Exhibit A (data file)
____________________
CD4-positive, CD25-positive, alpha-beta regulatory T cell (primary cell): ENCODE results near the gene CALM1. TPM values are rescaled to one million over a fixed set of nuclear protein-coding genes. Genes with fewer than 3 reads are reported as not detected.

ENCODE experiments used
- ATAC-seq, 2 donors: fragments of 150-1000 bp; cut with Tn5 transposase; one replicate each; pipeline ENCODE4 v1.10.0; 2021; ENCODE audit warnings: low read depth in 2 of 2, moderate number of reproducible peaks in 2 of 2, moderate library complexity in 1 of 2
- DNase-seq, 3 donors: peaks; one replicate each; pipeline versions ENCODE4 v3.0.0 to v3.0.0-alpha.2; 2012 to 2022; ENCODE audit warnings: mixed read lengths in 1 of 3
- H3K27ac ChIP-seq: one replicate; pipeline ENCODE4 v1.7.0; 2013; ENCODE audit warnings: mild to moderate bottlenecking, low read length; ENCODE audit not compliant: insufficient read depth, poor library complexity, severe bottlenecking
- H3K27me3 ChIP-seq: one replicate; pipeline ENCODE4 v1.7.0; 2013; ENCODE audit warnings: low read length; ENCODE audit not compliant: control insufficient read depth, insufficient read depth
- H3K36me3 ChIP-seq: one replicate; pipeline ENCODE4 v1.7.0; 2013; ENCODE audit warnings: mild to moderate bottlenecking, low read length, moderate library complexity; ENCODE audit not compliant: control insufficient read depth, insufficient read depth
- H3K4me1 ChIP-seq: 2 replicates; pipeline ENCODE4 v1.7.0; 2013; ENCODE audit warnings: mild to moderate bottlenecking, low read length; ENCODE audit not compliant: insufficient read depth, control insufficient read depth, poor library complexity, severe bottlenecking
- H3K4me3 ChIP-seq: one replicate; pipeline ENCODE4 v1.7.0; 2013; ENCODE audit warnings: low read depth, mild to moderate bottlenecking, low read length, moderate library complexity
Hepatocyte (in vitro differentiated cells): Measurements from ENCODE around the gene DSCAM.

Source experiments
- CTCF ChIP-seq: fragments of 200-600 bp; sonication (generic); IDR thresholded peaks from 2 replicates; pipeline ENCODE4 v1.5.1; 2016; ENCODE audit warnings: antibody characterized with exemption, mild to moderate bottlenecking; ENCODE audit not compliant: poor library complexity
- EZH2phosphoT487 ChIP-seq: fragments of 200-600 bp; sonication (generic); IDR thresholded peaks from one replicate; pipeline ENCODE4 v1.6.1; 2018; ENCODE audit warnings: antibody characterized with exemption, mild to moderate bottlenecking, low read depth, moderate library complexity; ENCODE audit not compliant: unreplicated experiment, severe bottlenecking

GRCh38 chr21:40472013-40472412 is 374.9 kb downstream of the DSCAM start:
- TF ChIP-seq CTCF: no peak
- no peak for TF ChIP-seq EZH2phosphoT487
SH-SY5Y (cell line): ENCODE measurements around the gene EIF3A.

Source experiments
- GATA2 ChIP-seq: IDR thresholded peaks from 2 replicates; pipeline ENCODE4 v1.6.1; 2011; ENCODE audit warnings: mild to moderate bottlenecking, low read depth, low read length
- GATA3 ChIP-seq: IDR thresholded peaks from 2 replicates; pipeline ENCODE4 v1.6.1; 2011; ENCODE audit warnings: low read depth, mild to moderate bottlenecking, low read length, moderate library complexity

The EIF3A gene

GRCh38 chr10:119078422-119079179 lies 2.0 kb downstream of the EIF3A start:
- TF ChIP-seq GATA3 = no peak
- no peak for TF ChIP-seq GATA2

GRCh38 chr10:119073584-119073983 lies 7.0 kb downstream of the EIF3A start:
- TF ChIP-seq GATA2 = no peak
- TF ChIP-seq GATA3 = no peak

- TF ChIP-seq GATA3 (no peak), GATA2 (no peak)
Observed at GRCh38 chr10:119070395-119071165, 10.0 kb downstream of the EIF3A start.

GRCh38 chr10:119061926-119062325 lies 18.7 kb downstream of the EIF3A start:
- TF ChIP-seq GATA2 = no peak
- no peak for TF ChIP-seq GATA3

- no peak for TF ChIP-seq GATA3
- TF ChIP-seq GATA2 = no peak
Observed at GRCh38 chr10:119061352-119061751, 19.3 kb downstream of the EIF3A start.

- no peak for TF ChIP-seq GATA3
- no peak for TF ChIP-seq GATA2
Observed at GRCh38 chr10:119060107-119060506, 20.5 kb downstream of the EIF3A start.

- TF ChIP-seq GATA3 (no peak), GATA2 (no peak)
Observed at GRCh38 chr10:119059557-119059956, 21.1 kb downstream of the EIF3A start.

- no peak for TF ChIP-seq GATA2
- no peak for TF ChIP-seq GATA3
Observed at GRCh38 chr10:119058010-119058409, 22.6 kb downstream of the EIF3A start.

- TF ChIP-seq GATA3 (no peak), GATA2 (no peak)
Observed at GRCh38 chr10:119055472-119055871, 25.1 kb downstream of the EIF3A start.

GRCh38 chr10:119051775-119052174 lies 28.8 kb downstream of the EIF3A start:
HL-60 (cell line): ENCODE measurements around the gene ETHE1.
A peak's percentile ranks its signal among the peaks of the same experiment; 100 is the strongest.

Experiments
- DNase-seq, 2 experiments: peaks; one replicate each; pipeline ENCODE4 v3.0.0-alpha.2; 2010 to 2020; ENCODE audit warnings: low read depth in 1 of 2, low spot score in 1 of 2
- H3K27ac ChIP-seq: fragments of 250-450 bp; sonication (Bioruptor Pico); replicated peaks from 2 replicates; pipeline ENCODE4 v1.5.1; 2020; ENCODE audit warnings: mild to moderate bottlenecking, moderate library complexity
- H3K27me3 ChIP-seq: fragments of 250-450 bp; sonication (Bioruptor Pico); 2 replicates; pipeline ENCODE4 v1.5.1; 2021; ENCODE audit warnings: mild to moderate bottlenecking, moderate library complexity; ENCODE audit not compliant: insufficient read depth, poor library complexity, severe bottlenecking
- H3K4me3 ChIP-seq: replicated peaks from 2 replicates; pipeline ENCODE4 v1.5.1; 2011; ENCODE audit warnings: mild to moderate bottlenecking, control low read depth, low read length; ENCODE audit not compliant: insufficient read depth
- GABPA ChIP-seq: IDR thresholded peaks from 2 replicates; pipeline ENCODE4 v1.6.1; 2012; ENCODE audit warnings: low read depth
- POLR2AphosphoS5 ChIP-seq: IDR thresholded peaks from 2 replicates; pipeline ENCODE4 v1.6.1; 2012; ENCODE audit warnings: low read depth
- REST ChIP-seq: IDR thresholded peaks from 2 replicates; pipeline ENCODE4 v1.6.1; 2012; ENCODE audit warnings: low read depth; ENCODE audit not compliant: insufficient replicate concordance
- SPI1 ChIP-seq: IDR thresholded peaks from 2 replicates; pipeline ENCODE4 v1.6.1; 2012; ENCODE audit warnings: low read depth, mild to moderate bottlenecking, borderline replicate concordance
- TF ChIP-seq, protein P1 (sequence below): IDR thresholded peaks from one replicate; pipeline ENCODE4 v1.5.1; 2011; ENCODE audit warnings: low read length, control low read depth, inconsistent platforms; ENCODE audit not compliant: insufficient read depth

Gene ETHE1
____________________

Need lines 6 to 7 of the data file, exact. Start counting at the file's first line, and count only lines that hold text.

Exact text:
- H3K27me3 ChIP-seq: one replicate; pipeline ENCODE4 v1.7.0; 2013; ENCODE audit warnings: low read length; ENCODE audit not compliant: control insufficient read depth, insufficient read depth
- H3K36me3 ChIP-seq: one replicate; pipeline ENCODE4 v1.7.0; 2013; ENCODE audit warnings: mild to moderate bottlenecking, low read length, moderate library complexity; ENCODE audit not compliant: control insufficient read depth, insufficient read depth